Dave explained to me that this air rifle was built as a special by the British manufacturer especially for trial at Extreme Benchrest 2018. It was based on a regulated .177 calibre Gold Star R10 SE – at least, that’s what was marked on the breech – but the gun was actually in .25 calibre. Dave also explained that the gun had a fluted, .25 calibre barrel – the first fluted barrel ever manufactured by the company, he said, mated with an air stripper at the muzzle. The power level was 37.5 ft.lbs,, a good starting point for the US market in this calibre.
The red, white and blue laminate stock looked very good and ideal to advertise the country of origin, but a factory-fitted shroud/ silencer would be required for success in the US market, as BSA obviously must know.
Again, time will tell if this is the precursor for a new BSA attempt on the US market. Personally, I hope that it is a good sign because I believe the brand could be successful over here with the right pricing, marketing and sales strategies.
A NEW FX WILDCAT
FX Airguns were also using Extreme Benchrest for a stealth launch of a new model, the .30 calibre version of the Wildcat bullpup, first announced at the 2018 IWA show back in March.
This new model has a longer barrel than the smaller calibre Wildcats – 700 mm, in fact, combined with an externally adjustable regulator. The regulator on this 30 calibre FX Wildcat is on the right side of the gun, just above the buttstock, and adjustment is undertaken with an Allen key.
FX was promising availability of this new 30 calibre FX Wildcat in the USA in November.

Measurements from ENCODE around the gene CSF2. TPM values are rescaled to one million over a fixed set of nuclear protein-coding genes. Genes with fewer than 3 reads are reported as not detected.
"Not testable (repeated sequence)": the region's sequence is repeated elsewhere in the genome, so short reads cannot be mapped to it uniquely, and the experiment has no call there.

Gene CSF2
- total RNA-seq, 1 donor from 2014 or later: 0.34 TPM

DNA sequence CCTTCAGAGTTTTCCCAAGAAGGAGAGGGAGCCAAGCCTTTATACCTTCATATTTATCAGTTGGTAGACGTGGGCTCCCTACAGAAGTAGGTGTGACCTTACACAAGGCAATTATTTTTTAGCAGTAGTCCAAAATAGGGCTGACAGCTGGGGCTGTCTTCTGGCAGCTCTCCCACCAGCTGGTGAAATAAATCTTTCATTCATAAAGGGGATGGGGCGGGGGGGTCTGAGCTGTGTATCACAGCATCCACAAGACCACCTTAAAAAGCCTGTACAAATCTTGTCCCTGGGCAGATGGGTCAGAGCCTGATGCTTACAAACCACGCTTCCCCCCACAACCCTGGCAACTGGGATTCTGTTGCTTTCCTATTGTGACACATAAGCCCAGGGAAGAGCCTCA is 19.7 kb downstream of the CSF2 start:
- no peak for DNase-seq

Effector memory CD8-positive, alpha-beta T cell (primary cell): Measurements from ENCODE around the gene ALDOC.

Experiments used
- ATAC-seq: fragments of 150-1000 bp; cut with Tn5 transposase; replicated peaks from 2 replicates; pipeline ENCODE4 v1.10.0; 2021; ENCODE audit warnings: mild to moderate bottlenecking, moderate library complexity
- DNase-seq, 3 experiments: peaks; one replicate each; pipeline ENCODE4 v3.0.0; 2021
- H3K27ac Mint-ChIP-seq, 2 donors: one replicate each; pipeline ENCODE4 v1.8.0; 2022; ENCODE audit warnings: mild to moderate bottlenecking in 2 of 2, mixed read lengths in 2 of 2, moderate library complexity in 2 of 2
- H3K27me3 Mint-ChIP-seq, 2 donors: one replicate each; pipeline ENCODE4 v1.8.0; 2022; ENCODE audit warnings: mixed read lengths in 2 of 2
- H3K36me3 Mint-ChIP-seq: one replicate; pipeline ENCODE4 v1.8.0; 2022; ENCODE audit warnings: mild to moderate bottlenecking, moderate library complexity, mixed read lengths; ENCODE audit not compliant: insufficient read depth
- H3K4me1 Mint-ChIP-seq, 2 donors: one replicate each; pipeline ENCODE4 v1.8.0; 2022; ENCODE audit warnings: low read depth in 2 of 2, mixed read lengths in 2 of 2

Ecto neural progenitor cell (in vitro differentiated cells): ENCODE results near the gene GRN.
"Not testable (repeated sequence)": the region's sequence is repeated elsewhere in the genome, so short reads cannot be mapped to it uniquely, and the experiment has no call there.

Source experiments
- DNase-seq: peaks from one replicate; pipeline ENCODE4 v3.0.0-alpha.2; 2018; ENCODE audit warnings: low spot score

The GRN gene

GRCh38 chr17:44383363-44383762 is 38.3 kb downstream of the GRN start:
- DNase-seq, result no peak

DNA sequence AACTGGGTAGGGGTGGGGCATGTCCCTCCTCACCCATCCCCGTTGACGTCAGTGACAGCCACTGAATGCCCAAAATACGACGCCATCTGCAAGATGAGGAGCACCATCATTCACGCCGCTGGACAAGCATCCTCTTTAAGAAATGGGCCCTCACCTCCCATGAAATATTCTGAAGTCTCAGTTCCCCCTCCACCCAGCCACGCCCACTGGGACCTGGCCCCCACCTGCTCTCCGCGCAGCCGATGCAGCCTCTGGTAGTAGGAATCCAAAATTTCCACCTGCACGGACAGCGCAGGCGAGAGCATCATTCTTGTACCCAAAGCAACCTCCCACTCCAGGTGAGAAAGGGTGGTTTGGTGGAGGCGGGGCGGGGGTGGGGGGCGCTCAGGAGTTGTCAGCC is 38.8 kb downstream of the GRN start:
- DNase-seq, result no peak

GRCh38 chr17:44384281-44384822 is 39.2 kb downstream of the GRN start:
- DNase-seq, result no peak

The white magazines are just prototype parts – final shipments will feature black anodised magazines, I was told.
Of course, the new 30 calibre FX Widcat has the FX Smooth Twist X barrel. Jon from FX Airguns USA was shooting 46.3 grain FX BOSS pellets through the gun and was scoring well when I watched him. Fredrik Axelsson and the full FX team were present at Extreme Benchrest, as always. They’re great shots, too!
Fredrik himself placed third in the 100-yard Extreme Benchrest final with a 30 calibre FX Impact. That gun, together with another Impact, was among the $25,000-plus worth of goodies raffled at the final prize-giving ceremony. There was a ton of people trying to win that gun, believe me!
AMAZINGLY, IT RAINED!
Yes, you’re right – Phoenix, Arizona is in the middle of a desert, or at least it’s supposed to be. In fact, there was a huge, continuous downpour of rain on the Saturday. The area gained about one third of its annual rainfall in less than 12 hours!
This also was completely unprecedented for Extreme Benchrest. Normally, the issue is the roasting sun and 100ºC-plus temperatures. Competitors usually struggle to stay hydrated by chugging endless bottles of ice-cold water, but not this time.
Humourously, from a British perspective, I heard several locals say that they had never shot in the rain before. It was a completely new experience for them. Just imagine that! The rain failed to disrupt serious airgun shooting, though. The considerable professionalism and efficiency of the Airguns of Arizona team was demonstrated yet again as they failed to let, for them, apocalyptic and unimaginable weather conditions deter the competition, and the day ran only about 15 minutes behind schedule. That, too, was impressive!
As always, there was a surprising number of Brits present. At least half a dozen of us were at Extreme Benchrest for 2018, and Tony Belas was back with the Daystate team. In spite of all the changes, there are some things that remain the same. Maybe that British influence is why we ended-up with the rain this time.
Shooting the American field target competition among the huge Saguaro cacti.
This was an unusual surprise for many of the local competitors and spectators!
Claudio Flores was overwhelmed to win the 100-yard Extreme Benchrest Pro class championship.
Fredrik Axelsson (left) and Justin Welsh applaud Claudio Flores (right) on receiving his prize.
Former champ, Shane Kellar from AoA was in very serious contention shooting a Daystate Red Wolf.
The new .30 calibre Wildcat emerged from its case for the first time in public.
The speed silhouette competition always draws large crowds of spectators.
Dave Mills shooting the ‘works special’ BSA Gold Star SE.